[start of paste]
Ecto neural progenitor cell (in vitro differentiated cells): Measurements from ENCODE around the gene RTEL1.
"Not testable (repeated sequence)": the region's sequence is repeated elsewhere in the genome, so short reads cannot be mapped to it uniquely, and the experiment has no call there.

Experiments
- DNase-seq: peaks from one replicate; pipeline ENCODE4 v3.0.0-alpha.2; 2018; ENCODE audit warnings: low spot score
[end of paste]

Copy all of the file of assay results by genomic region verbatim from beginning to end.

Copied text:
Ecto neural progenitor cell (in vitro differentiated cells): Measurements from ENCODE around the gene RTEL1.
"Not testable (repeated sequence)": the region's sequence is repeated elsewhere in the genome, so short reads cannot be mapped to it uniquely, and the experiment has no call there.

Experiments
- DNase-seq: peaks from one replicate; pipeline ENCODE4 v3.0.0-alpha.2; 2018; ENCODE audit warnings: low spot score